Whiplash is the most common term used for a category of injuries that result from a sudden back-and-forth motion of the neck—something that’s quite common in car accidents.
However, whiplash has gotten something of a bad rap in popular culture, thanks to depictions in movies and television shows of money-seeking plaintiffs exaggerating their injuries with a neck brace to try to win pity points from juries. The truth is that whiplash is a common and potentially serious injury that can have some harsh, long-term consequences for a victim.
If you decide you want to pursue a personal injury claim after suffering whiplash, you stand a much better chance at succeeding in your case if you received medical treatment immediately after the accident occurred. That’s not always simple, however, as the symptoms of whiplash sometimes do not show up for days after an accident. For this reason, you should seek medical treatment immediately after any type of crash, even if you believe any injuries or discomfort you suffered are relatively minor.
Physicians will be familiar with the signs of whiplash that would otherwise go unnoticed by a person without the same training. Having a physician be the individual to disclose your medical diagnosis will help avoid suspicion being cast on you should you eventually choose to seek compensation.
While it is a good idea to get a record of your injury or discomfort in a police report created at the scene of a motor vehicle accident, it’s much more powerful to have a statement from your doctor supporting the fact that you’ve experienced whiplash.
What happens if you don’t get treatment?
The importance of seeking immediate medical treatment for your whiplash is not just that it could help with a potential injury claim. It can also prevent you from experiencing some significant long-term health problems that could dramatically hamper your quality of life.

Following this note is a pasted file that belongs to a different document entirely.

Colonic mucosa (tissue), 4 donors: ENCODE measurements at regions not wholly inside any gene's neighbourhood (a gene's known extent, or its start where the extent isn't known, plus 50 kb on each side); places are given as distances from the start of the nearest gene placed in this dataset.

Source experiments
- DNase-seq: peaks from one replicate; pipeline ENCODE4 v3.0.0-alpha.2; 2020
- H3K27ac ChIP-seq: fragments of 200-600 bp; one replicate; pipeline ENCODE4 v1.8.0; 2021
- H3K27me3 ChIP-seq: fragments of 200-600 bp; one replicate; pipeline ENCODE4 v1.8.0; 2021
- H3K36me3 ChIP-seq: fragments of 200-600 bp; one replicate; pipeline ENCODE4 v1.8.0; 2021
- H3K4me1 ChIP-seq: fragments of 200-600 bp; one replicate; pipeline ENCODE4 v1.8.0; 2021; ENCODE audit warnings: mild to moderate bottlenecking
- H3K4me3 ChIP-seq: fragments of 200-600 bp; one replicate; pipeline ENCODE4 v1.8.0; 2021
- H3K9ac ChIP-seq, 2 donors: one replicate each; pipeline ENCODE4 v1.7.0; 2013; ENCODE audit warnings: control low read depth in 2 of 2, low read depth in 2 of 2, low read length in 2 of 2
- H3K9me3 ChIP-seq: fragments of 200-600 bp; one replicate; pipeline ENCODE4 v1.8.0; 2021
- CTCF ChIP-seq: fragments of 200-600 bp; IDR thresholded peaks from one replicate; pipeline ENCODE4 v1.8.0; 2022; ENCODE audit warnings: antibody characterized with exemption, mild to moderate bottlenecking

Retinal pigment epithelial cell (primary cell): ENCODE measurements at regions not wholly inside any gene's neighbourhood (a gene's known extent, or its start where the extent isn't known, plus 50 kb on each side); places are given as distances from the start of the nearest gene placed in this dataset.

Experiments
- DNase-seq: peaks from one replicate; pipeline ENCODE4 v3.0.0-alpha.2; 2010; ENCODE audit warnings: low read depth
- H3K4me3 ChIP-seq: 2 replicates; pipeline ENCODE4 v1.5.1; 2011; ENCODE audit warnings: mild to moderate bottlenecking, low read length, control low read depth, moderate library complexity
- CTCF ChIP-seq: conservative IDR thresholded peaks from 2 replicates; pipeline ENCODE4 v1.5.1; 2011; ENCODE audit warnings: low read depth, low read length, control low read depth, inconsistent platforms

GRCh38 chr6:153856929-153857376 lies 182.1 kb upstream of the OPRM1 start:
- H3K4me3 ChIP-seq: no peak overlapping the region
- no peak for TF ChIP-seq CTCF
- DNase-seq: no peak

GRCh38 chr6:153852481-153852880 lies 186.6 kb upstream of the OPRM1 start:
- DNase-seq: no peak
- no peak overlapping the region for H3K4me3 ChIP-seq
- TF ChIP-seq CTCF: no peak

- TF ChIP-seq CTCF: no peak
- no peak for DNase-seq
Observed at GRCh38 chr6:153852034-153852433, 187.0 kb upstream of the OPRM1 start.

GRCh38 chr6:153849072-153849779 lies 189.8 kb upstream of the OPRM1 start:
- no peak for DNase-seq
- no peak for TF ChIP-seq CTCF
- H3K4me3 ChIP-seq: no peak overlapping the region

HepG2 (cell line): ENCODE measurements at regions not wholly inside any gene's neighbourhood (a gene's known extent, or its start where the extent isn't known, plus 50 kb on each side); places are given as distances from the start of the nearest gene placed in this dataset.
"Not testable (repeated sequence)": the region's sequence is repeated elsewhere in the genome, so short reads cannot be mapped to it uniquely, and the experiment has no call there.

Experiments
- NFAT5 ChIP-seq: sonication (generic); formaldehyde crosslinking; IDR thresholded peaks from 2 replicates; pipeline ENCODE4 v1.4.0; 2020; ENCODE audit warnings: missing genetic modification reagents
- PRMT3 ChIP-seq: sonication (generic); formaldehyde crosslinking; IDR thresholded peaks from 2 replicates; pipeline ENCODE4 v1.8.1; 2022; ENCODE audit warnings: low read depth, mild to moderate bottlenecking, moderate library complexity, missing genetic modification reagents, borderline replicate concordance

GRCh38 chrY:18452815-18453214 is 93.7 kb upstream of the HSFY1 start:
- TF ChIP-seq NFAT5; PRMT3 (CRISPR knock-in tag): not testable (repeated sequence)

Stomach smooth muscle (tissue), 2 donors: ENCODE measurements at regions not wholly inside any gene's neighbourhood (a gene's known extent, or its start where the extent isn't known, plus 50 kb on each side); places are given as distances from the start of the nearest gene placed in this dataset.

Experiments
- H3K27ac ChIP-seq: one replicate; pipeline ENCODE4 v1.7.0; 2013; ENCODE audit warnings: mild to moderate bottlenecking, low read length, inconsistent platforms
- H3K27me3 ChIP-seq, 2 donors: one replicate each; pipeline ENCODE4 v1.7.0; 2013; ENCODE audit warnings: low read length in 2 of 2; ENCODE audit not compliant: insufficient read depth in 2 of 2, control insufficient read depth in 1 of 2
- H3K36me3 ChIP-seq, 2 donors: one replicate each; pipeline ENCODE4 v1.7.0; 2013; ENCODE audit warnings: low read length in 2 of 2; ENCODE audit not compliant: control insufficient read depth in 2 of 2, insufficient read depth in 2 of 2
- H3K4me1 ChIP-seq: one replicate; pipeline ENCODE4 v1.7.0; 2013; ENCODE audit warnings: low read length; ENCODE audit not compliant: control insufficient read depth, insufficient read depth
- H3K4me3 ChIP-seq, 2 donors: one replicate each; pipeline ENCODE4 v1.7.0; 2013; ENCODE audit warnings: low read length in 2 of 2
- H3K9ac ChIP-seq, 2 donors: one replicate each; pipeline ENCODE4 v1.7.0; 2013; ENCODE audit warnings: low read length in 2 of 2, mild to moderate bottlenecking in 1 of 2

Within the first several days after the accident, you may experience symptoms that include the following:
- Neck pain that extends into the back or upper shoulders, likely accompanied by stiffness, a lack of mobility and swelling
- Headaches at the base of the skull
- Tinnitus, a condition in which you hear nonexistent noises, such as ringing, hissing, humming or static
- Vertigo, a condition in which you constantly feel as if you are falling or spinning
The longer the injury goes untreated, the more likely it is the pain you experience will become chronic. Fortunately, most whiplash patients see improvements in their conditions within the first few weeks or months, but in severe cases, that discomfort can stick around for years. Many sufferers of serious whiplash injuries are unable to return to their usual work or activity for months or even years—if at all.
To that end, if you have been involved in a car accident and believe you’ve suffered whiplash or another significant injury, you should seek medical care right away. You should also contact an experienced New York personal injury lawyer with Robinson & Yablon to learn more about your legal options.